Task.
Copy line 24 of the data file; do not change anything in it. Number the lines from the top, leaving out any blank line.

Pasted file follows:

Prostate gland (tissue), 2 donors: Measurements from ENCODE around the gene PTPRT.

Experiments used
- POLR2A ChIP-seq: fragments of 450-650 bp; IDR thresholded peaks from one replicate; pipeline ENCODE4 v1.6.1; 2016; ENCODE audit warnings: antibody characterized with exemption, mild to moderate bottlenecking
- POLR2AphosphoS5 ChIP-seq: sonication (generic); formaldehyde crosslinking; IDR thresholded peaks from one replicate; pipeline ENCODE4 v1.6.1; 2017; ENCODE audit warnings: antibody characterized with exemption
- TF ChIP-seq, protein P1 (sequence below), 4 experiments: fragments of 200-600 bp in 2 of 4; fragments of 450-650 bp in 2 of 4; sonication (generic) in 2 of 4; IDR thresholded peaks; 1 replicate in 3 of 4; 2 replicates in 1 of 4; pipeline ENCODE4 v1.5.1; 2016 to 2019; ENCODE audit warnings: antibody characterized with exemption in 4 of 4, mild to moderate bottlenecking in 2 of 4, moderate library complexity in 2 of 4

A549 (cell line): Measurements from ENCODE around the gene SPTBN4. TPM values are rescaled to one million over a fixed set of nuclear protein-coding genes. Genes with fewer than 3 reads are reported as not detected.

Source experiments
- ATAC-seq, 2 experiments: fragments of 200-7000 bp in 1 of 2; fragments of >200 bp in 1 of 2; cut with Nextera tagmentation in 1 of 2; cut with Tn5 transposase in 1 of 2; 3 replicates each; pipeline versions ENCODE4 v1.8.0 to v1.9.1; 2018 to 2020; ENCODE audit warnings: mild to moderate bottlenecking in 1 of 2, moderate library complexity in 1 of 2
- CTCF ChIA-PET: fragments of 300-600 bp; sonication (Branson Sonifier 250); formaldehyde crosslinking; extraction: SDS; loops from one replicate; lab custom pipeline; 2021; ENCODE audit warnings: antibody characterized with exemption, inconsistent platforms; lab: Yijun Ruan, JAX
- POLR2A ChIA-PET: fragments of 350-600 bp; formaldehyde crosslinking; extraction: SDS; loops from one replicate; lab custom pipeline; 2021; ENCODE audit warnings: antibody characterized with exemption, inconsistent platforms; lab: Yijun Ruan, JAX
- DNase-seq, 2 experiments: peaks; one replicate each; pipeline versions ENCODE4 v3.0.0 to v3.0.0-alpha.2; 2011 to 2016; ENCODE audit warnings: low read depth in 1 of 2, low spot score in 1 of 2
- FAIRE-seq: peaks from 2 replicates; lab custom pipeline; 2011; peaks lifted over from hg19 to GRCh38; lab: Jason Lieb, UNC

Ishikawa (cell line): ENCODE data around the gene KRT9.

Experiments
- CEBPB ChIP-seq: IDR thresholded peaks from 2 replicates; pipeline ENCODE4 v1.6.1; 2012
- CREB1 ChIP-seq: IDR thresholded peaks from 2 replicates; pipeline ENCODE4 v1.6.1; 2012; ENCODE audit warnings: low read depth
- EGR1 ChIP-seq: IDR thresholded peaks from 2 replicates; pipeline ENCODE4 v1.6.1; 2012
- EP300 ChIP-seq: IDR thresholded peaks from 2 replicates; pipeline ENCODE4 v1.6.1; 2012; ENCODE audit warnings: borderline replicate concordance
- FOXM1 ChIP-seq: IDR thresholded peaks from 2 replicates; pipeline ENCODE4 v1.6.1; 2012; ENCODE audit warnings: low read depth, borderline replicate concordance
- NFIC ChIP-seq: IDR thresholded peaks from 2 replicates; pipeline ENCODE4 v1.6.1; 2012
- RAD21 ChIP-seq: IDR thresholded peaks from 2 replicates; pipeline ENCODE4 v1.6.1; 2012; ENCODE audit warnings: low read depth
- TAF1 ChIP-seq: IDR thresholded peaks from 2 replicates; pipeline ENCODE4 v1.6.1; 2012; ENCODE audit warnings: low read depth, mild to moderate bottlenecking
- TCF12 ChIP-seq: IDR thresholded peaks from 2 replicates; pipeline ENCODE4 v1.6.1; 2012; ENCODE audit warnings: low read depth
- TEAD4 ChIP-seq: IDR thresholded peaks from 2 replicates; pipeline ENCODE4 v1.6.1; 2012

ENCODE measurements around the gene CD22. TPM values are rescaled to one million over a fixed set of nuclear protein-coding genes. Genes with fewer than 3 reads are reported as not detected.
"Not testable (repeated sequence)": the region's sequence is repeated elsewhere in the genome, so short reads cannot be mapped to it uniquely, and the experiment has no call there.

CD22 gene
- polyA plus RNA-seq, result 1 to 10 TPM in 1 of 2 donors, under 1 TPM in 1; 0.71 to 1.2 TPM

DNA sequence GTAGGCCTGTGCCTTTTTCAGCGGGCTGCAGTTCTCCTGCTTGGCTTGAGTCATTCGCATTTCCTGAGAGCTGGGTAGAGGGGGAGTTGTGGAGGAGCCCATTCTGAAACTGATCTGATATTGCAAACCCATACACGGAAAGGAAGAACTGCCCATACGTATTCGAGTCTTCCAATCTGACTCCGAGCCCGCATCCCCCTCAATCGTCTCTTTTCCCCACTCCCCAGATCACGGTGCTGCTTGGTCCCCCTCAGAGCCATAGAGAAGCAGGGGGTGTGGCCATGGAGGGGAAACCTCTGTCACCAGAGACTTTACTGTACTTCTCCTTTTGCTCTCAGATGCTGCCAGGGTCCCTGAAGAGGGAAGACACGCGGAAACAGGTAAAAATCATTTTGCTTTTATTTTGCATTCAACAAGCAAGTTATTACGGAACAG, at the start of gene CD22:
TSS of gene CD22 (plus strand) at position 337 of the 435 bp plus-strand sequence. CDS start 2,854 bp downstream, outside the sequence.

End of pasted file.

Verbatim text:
- TEAD4 ChIP-seq: IDR thresholded peaks from 2 replicates; pipeline ENCODE4 v1.6.1; 2012